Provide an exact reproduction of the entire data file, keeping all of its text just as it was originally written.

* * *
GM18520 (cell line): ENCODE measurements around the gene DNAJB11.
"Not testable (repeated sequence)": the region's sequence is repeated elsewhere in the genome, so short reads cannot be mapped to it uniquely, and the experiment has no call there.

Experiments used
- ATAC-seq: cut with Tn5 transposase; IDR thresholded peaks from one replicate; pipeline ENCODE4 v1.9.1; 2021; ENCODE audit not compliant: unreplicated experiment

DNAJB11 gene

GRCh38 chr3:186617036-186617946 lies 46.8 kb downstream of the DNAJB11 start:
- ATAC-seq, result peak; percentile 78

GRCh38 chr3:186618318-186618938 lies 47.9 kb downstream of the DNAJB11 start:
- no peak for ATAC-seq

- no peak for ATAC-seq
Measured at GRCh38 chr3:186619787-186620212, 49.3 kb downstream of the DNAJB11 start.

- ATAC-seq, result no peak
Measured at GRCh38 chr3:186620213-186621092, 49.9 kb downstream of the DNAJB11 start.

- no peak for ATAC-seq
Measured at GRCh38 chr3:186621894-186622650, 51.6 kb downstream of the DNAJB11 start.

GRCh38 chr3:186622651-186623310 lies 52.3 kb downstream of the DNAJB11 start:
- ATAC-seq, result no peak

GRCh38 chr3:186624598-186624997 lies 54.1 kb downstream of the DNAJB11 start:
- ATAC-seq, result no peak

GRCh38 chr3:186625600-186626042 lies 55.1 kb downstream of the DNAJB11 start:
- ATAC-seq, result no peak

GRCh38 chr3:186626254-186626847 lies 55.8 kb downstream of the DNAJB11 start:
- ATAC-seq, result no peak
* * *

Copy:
GM18520 (cell line): ENCODE measurements around the gene DNAJB11.
"Not testable (repeated sequence)": the region's sequence is repeated elsewhere in the genome, so short reads cannot be mapped to it uniquely, and the experiment has no call there.

Experiments used
- ATAC-seq: cut with Tn5 transposase; IDR thresholded peaks from one replicate; pipeline ENCODE4 v1.9.1; 2021; ENCODE audit not compliant: unreplicated experiment

DNAJB11 gene

GRCh38 chr3:186617036-186617946 lies 46.8 kb downstream of the DNAJB11 start:
- ATAC-seq, result peak; percentile 78

GRCh38 chr3:186618318-186618938 lies 47.9 kb downstream of the DNAJB11 start:
- no peak for ATAC-seq

- no peak for ATAC-seq
Measured at GRCh38 chr3:186619787-186620212, 49.3 kb downstream of the DNAJB11 start.

- ATAC-seq, result no peak
Measured at GRCh38 chr3:186620213-186621092, 49.9 kb downstream of the DNAJB11 start.

- no peak for ATAC-seq
Measured at GRCh38 chr3:186621894-186622650, 51.6 kb downstream of the DNAJB11 start.

GRCh38 chr3:186622651-186623310 lies 52.3 kb downstream of the DNAJB11 start:
- ATAC-seq, result no peak

GRCh38 chr3:186624598-186624997 lies 54.1 kb downstream of the DNAJB11 start:
- ATAC-seq, result no peak

GRCh38 chr3:186625600-186626042 lies 55.1 kb downstream of the DNAJB11 start:
- ATAC-seq, result no peak

GRCh38 chr3:186626254-186626847 lies 55.8 kb downstream of the DNAJB11 start:
- ATAC-seq, result no peak